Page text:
FEED YOUR BEES

How, When and Why to Feed Your Bees;

Wondering if your honey bees are going to starve or whether they have enough stores to make it through the winter? and you may want to encourage your colony to build up properly in the spring for optimal health. So, when and how do you feed your bees?

When Do You Feed Bees?

The easier way to feed your new Package, Nuc, or mature bee hives is with a frame feeder. This typically comes in 1 Gallon Size and we recommend the one we sell. This is made by Motherlode or Mann Lake. I’ve also seen 2 gallon frame feeders but for the sake of keeping it easy I would stick to the 1 gallon size. The ladders that extend into the middle of the feeder reduce the drowning effect but “keepers beware” you will see dozens of drowning bees at some point with this style of feeder. Entrance or top feeders work but I like the convenience of the frame feeder close to the bees. If you have a chance of Raccoons or Skunks entrance feeders or mason jars on top of your hive are prone to feed the wild life. Again a frame feeder would be a bit more safe and reduce risk. Once you attract wildlife it’s hard to get rid of them.

In an ideal world, you’d leave the bees plenty of honey and you would not need to feed your honeybees. However, sometimes there is a poor nectar flow and the bees might not have enough honey stored, especially if you have a new colony that was just started in the spring.
If you can pick up your hive easily, it might be light on honey. Each colony needs at least 50-60 pounds of stored honey to keep them from starvation in the winter. If you know early enough in the season, like in the fall, you can begin feeding then. You might want to use granulated sugar or fondant during cold winter days.
We recommend feeding in times of need. Good reason to feed would be to establish a new hive. Making wax requires a lot of energy for you new hive. Providing this extra resource at the beginning will jump-start your hive and help your young bees draw out more comb. This is needed at such a critical time for the success of your hive.

Why Should You Feed Bees?

It’s simple. A balanced diet of carbs and protein.The pollen being brought in will likely provide the proteins needed to raise healthy baby bees. Let’s get real, you wouldn’t just eat carbs only to have a healthy balanced diet so why would you expect your bees to live on say all the pollen or just carbs? The concept is easy, your bees need more than they have. You can feed your bees honey stores from themselves but bee keeper beware feeding extracted honey to your bees has some problems plus if your new at this you might not have access to honey from last year.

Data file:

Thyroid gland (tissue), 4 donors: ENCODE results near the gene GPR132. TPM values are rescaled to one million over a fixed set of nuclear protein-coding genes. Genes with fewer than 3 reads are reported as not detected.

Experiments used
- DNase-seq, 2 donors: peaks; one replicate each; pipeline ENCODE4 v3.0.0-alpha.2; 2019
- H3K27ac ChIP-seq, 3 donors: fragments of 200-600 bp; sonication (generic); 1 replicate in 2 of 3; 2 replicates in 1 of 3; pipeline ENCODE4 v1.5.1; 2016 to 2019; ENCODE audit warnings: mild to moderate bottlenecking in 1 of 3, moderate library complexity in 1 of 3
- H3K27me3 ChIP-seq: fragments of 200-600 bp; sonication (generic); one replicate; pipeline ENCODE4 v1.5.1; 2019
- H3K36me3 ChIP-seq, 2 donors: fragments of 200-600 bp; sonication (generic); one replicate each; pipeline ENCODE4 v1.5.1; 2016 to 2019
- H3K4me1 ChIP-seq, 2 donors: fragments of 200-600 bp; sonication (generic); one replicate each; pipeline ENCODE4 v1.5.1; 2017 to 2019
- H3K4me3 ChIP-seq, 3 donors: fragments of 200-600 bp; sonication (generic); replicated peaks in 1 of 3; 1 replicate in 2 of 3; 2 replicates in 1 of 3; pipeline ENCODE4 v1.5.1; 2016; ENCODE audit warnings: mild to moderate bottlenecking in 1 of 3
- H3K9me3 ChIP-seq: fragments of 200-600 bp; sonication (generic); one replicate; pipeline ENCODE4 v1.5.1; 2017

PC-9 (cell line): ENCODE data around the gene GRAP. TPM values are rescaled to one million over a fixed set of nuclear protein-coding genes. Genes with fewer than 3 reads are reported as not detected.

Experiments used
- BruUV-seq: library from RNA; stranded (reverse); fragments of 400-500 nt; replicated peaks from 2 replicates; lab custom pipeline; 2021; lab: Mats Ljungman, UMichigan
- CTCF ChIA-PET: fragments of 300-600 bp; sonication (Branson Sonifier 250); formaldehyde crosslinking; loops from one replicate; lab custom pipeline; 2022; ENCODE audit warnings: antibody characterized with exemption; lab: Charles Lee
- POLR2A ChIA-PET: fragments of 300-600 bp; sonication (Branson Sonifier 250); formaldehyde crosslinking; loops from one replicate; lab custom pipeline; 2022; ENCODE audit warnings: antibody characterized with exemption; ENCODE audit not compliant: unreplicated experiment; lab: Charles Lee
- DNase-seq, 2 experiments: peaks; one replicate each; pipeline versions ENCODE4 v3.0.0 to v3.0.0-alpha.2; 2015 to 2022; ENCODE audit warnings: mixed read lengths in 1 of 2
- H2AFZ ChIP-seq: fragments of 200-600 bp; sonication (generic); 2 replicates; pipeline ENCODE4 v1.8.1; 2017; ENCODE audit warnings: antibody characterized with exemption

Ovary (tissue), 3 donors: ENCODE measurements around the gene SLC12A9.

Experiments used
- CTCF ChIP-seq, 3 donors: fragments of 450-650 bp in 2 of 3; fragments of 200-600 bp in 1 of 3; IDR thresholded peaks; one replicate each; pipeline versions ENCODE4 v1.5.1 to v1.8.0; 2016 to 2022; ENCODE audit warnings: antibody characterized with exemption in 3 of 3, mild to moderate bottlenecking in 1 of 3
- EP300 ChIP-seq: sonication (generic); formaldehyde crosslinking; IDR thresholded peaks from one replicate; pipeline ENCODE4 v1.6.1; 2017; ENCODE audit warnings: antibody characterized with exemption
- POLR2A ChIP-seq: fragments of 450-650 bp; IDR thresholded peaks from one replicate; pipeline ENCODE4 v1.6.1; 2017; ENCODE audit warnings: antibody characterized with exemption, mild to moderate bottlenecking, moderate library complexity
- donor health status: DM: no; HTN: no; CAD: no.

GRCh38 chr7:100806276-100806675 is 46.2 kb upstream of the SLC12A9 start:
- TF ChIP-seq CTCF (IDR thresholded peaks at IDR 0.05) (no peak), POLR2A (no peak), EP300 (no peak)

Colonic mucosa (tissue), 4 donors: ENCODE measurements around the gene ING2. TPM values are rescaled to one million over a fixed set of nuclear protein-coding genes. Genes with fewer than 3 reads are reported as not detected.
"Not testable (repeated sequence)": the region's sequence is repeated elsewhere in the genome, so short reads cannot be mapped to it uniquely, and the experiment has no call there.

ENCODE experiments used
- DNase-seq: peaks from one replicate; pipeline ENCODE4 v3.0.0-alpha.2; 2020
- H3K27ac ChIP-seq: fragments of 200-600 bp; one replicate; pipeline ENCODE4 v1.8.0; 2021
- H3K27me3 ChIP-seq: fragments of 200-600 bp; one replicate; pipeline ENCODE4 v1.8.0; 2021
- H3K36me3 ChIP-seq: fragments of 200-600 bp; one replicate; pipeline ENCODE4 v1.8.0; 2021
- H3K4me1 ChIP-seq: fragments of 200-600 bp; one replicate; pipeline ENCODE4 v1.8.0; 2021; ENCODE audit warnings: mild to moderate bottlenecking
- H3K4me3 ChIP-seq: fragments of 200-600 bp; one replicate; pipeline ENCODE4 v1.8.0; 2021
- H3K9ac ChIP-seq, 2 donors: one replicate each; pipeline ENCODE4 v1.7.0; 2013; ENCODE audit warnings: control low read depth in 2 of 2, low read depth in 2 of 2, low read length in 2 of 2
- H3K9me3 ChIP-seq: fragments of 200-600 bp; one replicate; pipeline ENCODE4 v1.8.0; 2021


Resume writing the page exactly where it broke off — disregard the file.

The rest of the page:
How to Feed Bees

You can use a variety of types of feeders to feed your bees, just make sure that the type you choose is appropriate to the climate and the needs of your bees. Some feeders work better than others. A hive-top feeder made of an inverted pail with some small holes punched in the center of the lid works well. Mason jars can also be inverted this way.

One consideration when feeding bees is whether you want to stimulate brood production. Some forms of feed stimulate brood production more than others: for example, granulated sugar does not because of its lower water content. Only feed as much as necessary. Overfeeding can stimulate bees to swarm or overproduced brood.

If you have honey stored, you can feed this back to your bees. Honey is the best bee food. But never used purchased honey, because it can introduce diseases and contamination to your hive!

Bees need protein, so you can also feed them pollen patties if necessary. You can purchase them or make them from a dry powder. Place the pollen patty on the top bars. Pollen is essential for brood rearing.

Fondant and sugar candy can be fed in winter if it is too cold for sugar syrup and if it is an emergency.

Sugar Candy: Add 12 pounds of sugar to a quart of boiling water, stirring well. Simmer for 15 minutes, then add 1/2 teaspoon salt and 1 teaspoon cream of tartar. Let cool somewhat, then stir vigorously and pour into dishes. Once fully cooled, invert the dish over the frames holding the cluster. Be sure to also check out the hard candy recipe.

Fondant: Bring one quart of water to boil in a large pot. Turn off heat, add 5 lb granulated sugar and stir constantly. Once sugar is dissolved, bring water to boil again and keep stirring. Bring mixture to hard ball candy stage, 260-270 degrees F on a candy thermometer. Pour into molds or onto cookie sheets lined with wax paper. Once cooled, break into smaller pieces and store in wax paper in the freezer.

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